Dave Beegle Demonstrates Recording Techniques for Electric Guitar (VIDEO TUTORIALS)
All of us have struggled with recording “that special tone” to tape (or to hard disk, these days). Why is it that our guitar rig can sound SO GOOD in the basement, garage or bedroom (or even on stage), but then when you play it back through the speakers or headphones, it SUCKS? Well, a lot of reasons. The options are endless and that can be intimidating – even just selecting your microphone, preamp, compressor or limiter can be a lifelong adventure to get right. Add to that the placement of the microphone, the level of each knob on each piece of gear, and it’s enough to make most of us want to NEVER even attempt to record what we do.
Dave Beegle is a world renowned electric guitarist as well as a critically acclaimed acoustic guitarist, producer and engineer. His website showcases his very diverse and passionate work. It’s also worth noting that Dave was recently heard saying that if his well loved vintage strat in this picture (that he is inseparable from) ever bit the dust or disappeared, he would most certainly get a Wildwood 10 Strat to replace it.
Dave has been a highly sought after guitarist in the Rocky Mountain region for decades, and his music has reached across the world. Dave was the guitarist and primary composer for the progressive rock trio Fourth Estate, and is credited on countless CD’s as a sideman.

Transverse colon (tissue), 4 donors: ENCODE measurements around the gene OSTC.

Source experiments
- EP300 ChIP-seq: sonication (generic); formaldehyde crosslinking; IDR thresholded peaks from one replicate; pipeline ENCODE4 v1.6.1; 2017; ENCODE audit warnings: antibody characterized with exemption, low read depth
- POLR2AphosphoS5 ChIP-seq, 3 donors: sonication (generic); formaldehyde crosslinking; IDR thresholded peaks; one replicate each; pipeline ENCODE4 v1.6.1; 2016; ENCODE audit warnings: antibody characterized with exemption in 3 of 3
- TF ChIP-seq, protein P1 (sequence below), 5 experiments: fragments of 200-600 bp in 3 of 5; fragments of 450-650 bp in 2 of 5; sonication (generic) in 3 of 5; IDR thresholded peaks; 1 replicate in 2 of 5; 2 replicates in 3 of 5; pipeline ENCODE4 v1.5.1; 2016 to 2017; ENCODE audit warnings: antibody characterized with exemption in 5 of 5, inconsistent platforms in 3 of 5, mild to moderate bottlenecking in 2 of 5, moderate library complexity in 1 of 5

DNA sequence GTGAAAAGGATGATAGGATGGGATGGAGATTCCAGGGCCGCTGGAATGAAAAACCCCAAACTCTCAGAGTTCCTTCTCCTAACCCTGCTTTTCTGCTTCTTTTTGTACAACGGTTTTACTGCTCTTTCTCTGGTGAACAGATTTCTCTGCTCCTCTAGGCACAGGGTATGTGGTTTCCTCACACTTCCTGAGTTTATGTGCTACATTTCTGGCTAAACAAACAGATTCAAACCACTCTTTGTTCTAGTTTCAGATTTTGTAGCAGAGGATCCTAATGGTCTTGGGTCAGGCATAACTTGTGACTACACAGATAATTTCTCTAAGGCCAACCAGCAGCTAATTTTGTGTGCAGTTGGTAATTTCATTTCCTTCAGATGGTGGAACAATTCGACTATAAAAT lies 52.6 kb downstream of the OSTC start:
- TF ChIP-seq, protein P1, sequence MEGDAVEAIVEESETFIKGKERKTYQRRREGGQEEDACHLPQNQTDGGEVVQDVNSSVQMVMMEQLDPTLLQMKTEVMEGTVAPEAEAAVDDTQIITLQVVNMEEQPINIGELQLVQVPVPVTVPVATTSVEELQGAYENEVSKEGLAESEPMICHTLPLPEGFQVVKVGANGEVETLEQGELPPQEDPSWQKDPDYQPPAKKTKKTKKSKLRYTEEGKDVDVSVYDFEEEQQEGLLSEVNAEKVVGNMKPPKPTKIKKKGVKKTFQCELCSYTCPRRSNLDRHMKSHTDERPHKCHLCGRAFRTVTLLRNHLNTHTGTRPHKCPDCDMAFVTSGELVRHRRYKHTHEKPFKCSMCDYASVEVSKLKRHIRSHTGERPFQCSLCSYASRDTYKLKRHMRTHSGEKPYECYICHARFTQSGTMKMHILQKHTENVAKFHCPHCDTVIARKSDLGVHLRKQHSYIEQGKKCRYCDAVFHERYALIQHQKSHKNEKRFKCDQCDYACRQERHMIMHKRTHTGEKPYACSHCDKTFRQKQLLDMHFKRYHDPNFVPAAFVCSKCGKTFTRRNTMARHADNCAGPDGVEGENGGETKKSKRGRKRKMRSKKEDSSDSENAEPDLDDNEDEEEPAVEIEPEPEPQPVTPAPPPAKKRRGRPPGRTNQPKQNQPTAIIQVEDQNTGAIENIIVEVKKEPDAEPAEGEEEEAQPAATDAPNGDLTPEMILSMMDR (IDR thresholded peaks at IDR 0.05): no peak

Before we get started with the recording tips, take a moment to listen to Dave’s innovate acoustic “mayhem”.
These “never seen before” videos (below) were shot by our Director of Strategic Marketing (Taylor Mesple) many years back, for a website that was never re-launched (www.Audioracle.com). After a long process Taylor has obtained permission to give Wildwood the opportunity to launch these gems to our dedicated friends in search of great tone. The value of these insights can hardly be estimated. This is guitar recording GOLD! They were before the days of HD technology, but we can’t complain… the educational value overwhelms the technical limitations of the time! We can call them “vintage” videos, ok? One video in the series has funky audio but we embrace the whole of what Dave took the time to share with us. We are appreciative he took time out of his busy schedule to articulate these timeless truths.
We recommend watching them in the order they are posted, in order to gain maximum understanding about the subtleties described. Dave goes from microphone selection and placement overviews to pedal usage to multitrack layering of guitar parts from both a sonic and an arrangement standpoint. Buckle your seatbelts and enjoy!